Treat your password like your toothbrush. Don’t let anybody else use it, and get a new one every six months. ~Clifford Stoll, American astronomer and teacher
Okay, I’ll be the first to admit I took the lazy way out with my post on Wednesday, but as usual, there’s a perfectly logical reason.
I was up to my ears trying to resolve yet another hacking!
Say, what? You’ve got to be kidding. Didn’t that just happen?
Yes, it did, but this time, it was my LinkedIn account, and I’ve got to warn you, it wasn’t pretty.
On Jan. 29, LinkedIn notified me my account was accessed from an unfamiliar location. Wanting to make sure it was me, they suggested I sign in with a verification code and change my password.
I tried but couldn’t, even though I tended to it immediately, rather than waiting until Monday.
So I emailed them explaining the situation and asking for their help.
About two hours later, LinkedIn notified me that I’d added a new email address to my account. No, I hadn’t. Why would I add a stranger’s name to my listing?
Again, I tried to log in to change my password. Nothing. This hacker had removed my email address and made his the primary contact, thereby giving him all sorts of time to wreak havoc.
I sent LinkedIn another email for help. In fact, I sent them an email Every Single Day For Five Days until I finally heard from one of their “Trust and Security” folks.
She outlined the exact steps I’d need to take to resolve the problem — and they weren’t what you’d call easy. I had to complete a verification of identity, have it notarized, and attach it to a reply email (that, or provide documentation such as a photo ID, drivers license, passport, or some such.). Then I needed to change my password, remove the hacker’s address, and follow LinkedIn’s suggestions on account security.
Once I finally re-accessed my account, I found ALL SORTS of changes — my photo was removed, my recommendations and endorsements were gone, my business summary was deleted, and the hacker had used MY connections to promote a Mystery Shopper scam! Grrr.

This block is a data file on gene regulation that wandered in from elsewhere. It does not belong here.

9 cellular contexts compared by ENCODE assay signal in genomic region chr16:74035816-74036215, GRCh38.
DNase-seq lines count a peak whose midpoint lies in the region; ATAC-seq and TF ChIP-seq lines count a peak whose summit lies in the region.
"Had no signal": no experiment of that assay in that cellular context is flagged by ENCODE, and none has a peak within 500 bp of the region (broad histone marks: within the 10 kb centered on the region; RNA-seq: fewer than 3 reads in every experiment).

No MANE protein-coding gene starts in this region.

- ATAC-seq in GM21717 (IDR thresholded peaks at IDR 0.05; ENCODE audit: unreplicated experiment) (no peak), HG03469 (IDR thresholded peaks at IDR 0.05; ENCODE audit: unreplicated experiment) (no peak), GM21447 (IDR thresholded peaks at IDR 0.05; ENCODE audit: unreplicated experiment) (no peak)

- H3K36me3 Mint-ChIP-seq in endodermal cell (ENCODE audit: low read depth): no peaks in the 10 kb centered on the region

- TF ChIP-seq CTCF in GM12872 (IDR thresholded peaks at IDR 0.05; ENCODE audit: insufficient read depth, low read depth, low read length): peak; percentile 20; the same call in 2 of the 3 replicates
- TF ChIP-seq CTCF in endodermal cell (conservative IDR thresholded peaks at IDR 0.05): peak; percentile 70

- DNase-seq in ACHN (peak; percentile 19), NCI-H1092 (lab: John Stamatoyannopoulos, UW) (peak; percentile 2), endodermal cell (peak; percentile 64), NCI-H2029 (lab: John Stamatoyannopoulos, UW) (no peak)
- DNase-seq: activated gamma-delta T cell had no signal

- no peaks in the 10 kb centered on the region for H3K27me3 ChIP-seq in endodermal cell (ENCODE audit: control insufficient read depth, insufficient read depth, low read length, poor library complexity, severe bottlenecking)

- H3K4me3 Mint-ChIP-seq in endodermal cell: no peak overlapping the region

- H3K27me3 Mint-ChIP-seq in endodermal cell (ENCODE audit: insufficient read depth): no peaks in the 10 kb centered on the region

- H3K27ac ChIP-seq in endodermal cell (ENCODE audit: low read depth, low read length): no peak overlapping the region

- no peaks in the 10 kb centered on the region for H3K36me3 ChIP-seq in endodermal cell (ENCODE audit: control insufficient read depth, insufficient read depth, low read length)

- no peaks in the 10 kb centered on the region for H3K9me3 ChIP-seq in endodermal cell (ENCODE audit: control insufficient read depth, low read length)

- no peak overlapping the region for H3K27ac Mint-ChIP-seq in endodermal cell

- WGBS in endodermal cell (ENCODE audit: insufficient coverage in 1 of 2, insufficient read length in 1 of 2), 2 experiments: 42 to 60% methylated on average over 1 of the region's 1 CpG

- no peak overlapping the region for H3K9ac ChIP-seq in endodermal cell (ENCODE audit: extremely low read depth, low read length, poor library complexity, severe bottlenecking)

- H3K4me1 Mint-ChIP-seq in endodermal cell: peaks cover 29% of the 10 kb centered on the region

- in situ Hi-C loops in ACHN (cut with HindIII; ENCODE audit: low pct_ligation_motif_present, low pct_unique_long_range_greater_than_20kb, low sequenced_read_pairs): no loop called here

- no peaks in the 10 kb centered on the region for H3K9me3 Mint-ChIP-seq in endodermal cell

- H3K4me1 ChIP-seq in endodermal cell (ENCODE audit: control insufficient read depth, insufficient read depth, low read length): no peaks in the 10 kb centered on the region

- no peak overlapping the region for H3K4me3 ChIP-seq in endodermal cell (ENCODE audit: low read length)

You know, all of us balk at too much security, but sometimes we have to trade unlimited freedom for protection, don’t you think?
Anyway, I’m gratified to learn lots of people recognized I wasn’t the author of these missives and guessed it was a scam (thanks, friends!). And I’m slowly recreating my profile. LinkedIn doesn’t keep details like this, so I’m on my own. Gee, I wonder why I had to prove who I was, yet some bozo was able to become me quite easily??
Take-away advice: Do everything possible to protect your identity. Create strong passwords (NOT the same one for every site you visit!) Use a two-step verification process. Don’t access sensitive material on public computers. Be sure to sign out once you’re finished with a site. And for heaven’s sake, don’t think it can’t happen to you!
Thanks Debbie for telling your experience.
John, if I can help just one person, I’ve succeeded! Thanks for coming along!
So sorry you experienced all that! And I’ve thought my last few days have been stressful…this puts things in perspective.
It was an aggravation — one kind of feels raked over the coals, you know! Well, sometimes lessons have to be learned the hard way. Sorry it’s been a trying week for you, too!
Poor you! I once had my e-mail hacked and it wasn’t fun. Sounds like Linkedin didn’t exactly pull out all the stops to help. I think I’ve heard before that they’re quite prone to being hacked.
If I didn’t need to be on LinkedIn, I’d think twice about keeping my account! It’s very maddening for this sort of thing to transpire — and oddest of all, I couldn’t Google any information to confirm whether this was my account only or if others were involved. Misery loves company, you know!! Sorry your email was hacked — I can only shiver at the mess that would entail!
Debbie, I am so sorry you had to go through this mess. And yet, again with another hacking. What a production it was to get this all straightened out. I bet you were exhausted.
“all of us balk at too much security, but sometimes we have to trade unlimited freedom for protection, don’t you think?”
You’re absolutely right. I used to get so upset when someone would ask to see proof of identity whenever I would use my debit card to make a purchase. However, after reading about how many times people’s cards have been stolen and used illegally, I now THANK the person for checking to make sure it’s me.
“Be sure to sign out once you’re finished with a site.”
Yes, that I do. I also clear my browser history a few times a week.
Thanks for sharing your experience, my friend!
Ron, thanks for commiserating in my troubles! It’s certainly been a frustrating year thus far. And to think I suffered through all those black-eyed peas, cabbage, and ham on New Year’s Day, in hopes of having a GOOD year, ha!!
Good for you, clearing your browser history. I know it’s a nuisance, but as you said, prevention is much better than having to wrestle problems afterward.
Have a great Friday! xo